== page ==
Best of Bond
From 1962's Dr. No through last year's Skyfall, the cinematic adventures of British secret agent 007, otherwise known as James Bond, have entertained audiences for over 50 years with a trusty formulaic blend of megalomaniacal villains, seductive women, and audacious action. Though certain elements (homicidal henchmen, gadgets from Q branch, vodka martinis) remain intrinsic to the franchise, the finest Bond films manage to inventively expand the template. Witness the four films being screened in the Best of Bond series at Trylon Microcinema. Beginning at the peak of the Sean Connery years, Goldfinger (1964) sets the standard with a diabolical archenemy, a lethally tossed bowler hat, an Aston Martin customized with deadly devices, and a "Bond girl" whose very name exemplifies the franchise's penchant for delightfully juvenile double entendres. Thunderball (1965) sends Bond to the sun-soaked Bahamas to uncover a plot by SPECTRE, a terrorist organization threatening the world with nuclear annihilation. One-shot Bond George Lazenby stars in On Her Majesty's Secret Service (1969), an underappreciated gem that combines breathtaking action with a dramatic gravitas that wouldn't be attempted again until the Daniel Craig period. And while the Roger Moore years are often dismissed as camp, The Spy Who Loved Me (1977) continues to thrill audiences with an undersea lair, a metal mouthed assassin, and Barbara Bach as KGB Agent Triple X.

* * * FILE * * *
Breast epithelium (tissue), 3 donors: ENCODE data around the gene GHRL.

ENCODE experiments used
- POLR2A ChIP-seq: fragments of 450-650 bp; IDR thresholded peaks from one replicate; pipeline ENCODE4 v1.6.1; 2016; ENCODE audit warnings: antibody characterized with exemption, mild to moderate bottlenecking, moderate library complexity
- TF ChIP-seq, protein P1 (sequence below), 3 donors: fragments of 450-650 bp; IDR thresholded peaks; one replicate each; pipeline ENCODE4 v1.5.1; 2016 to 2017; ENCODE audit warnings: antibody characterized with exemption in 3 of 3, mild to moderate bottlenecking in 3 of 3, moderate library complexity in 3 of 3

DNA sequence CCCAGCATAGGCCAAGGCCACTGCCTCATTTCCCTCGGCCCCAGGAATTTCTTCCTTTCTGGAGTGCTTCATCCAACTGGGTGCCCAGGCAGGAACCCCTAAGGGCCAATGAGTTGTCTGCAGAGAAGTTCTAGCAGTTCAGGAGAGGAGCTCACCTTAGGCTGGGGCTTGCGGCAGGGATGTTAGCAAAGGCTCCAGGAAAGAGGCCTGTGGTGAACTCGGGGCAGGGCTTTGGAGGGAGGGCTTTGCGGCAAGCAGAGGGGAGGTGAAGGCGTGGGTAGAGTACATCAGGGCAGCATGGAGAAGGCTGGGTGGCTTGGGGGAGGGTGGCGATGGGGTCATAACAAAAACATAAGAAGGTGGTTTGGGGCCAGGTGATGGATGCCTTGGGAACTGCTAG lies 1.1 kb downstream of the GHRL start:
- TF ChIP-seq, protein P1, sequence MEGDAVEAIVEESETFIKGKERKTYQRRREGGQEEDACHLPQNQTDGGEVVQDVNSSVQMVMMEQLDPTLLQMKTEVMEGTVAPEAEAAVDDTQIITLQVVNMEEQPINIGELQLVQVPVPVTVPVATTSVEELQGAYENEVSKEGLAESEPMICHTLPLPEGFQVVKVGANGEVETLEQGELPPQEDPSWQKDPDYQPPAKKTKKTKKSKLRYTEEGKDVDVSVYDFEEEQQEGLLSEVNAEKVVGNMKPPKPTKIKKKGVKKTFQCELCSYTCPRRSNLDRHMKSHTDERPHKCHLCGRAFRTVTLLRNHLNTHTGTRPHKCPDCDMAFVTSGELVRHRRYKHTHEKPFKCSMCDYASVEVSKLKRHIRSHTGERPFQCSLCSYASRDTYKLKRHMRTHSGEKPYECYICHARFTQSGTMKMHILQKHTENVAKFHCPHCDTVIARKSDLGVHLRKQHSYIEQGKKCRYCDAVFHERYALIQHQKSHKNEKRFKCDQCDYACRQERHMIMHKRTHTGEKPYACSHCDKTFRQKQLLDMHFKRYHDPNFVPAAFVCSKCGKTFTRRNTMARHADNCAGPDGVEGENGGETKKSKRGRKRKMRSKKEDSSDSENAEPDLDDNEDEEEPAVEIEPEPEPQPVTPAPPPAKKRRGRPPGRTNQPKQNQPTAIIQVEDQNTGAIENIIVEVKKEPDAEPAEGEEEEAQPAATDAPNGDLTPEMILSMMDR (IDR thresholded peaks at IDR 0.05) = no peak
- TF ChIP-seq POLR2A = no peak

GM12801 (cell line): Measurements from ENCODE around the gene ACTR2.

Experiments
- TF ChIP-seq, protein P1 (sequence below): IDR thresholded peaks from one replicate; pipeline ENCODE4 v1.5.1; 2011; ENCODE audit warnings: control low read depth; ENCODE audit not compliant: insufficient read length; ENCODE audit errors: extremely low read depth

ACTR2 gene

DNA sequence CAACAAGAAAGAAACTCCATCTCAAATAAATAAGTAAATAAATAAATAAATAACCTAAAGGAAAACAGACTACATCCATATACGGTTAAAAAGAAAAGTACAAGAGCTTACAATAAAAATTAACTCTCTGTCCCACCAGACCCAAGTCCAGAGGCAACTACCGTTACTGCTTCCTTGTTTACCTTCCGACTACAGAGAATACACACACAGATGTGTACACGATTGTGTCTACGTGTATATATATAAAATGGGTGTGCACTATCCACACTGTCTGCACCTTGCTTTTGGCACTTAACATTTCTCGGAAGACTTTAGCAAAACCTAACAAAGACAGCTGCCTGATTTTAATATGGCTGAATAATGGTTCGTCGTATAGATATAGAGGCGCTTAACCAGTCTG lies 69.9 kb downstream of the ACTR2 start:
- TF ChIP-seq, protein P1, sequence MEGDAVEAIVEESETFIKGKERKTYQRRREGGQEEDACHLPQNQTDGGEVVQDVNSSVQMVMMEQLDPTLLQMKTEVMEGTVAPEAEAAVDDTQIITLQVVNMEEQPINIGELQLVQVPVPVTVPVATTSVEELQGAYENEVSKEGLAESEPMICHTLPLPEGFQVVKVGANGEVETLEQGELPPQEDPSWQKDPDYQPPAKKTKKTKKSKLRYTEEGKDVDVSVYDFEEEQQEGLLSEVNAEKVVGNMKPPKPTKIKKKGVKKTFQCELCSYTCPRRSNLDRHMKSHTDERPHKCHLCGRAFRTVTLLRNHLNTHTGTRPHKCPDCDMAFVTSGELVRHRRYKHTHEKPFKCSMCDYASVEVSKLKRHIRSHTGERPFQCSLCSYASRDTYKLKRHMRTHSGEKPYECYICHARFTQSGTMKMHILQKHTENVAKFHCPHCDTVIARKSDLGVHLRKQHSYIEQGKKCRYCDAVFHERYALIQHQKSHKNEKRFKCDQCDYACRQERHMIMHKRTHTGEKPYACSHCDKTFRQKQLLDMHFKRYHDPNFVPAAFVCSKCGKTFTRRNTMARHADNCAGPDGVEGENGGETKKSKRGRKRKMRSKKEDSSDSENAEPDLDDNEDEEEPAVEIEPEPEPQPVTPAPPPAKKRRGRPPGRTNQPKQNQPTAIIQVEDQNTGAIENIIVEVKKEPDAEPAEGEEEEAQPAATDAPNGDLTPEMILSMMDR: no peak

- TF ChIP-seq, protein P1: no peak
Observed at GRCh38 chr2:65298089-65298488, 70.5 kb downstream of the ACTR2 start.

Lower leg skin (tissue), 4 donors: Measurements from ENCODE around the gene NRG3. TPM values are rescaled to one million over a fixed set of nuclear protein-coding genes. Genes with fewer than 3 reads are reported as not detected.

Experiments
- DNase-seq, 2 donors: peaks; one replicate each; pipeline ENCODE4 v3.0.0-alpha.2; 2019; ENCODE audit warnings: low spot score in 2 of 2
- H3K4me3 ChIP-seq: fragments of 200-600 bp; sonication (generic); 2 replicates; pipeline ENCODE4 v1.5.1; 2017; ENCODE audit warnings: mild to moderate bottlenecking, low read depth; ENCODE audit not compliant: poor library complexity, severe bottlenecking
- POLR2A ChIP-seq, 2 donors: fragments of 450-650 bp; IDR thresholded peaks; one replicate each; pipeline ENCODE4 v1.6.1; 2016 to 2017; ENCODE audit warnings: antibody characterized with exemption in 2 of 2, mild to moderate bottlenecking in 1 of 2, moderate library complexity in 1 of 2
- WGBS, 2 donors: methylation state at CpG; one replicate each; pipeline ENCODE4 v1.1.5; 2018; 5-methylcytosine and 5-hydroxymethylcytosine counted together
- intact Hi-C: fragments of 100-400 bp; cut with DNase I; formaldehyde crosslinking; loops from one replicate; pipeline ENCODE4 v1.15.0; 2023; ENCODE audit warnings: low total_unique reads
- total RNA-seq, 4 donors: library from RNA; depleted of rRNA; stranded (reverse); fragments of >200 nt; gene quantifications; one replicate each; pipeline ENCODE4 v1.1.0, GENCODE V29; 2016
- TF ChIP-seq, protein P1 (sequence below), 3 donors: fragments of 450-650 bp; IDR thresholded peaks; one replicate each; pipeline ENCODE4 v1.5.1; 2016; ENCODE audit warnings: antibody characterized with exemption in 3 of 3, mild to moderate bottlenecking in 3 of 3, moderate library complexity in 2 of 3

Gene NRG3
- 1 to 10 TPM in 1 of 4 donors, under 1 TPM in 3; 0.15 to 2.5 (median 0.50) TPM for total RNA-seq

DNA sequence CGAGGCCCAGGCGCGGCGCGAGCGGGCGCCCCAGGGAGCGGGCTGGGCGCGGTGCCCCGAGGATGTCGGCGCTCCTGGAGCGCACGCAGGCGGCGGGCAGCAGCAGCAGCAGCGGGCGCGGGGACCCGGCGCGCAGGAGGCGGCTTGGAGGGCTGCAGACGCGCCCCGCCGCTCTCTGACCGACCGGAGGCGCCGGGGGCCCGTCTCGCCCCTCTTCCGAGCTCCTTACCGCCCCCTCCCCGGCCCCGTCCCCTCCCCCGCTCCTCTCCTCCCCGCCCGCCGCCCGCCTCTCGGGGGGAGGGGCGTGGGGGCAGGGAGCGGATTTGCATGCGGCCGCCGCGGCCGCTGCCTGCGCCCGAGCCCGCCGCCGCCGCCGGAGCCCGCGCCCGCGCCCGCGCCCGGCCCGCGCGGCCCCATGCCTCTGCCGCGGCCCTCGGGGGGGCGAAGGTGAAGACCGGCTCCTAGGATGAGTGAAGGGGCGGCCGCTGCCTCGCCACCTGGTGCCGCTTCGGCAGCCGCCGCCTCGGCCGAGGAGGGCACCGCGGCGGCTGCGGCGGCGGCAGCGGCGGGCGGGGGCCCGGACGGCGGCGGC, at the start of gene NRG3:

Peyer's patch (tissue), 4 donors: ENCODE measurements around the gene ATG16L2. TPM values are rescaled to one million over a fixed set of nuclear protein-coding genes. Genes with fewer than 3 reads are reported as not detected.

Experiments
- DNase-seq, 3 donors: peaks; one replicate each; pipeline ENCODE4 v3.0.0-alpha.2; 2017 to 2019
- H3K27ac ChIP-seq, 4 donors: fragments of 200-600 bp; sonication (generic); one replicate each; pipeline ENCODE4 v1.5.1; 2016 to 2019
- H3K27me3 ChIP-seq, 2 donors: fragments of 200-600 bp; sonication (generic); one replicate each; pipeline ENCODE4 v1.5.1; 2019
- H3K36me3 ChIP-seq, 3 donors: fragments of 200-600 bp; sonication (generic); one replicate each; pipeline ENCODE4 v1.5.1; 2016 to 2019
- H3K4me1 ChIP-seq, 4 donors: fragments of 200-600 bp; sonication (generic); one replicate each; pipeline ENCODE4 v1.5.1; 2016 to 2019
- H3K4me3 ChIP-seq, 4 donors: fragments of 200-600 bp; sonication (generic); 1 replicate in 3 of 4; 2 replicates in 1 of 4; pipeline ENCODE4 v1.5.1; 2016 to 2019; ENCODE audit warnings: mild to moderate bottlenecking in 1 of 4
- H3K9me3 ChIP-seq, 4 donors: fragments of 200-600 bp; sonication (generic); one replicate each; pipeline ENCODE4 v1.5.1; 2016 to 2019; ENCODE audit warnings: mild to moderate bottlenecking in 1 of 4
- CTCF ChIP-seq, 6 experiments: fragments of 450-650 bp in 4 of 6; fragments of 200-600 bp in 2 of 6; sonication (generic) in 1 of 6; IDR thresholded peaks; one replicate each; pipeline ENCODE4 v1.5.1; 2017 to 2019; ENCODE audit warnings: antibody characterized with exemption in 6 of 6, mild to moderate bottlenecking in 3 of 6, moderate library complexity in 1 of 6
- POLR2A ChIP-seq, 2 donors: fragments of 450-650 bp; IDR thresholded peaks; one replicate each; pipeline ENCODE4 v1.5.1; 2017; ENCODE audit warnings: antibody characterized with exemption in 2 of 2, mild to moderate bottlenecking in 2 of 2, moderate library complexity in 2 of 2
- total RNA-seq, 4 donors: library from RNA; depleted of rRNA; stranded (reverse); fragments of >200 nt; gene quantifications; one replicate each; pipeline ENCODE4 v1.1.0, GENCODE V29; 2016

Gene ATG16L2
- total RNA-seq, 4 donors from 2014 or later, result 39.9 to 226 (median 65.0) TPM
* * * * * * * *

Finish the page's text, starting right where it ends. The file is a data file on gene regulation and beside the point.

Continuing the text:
May 6-7, 7 & 9 p.m.; May 13-14, 7 & 9:30 p.m.; May 20-21, 7 & 9:45 p.m.; May 27-28, 7 & 9:15 p.m., 2013
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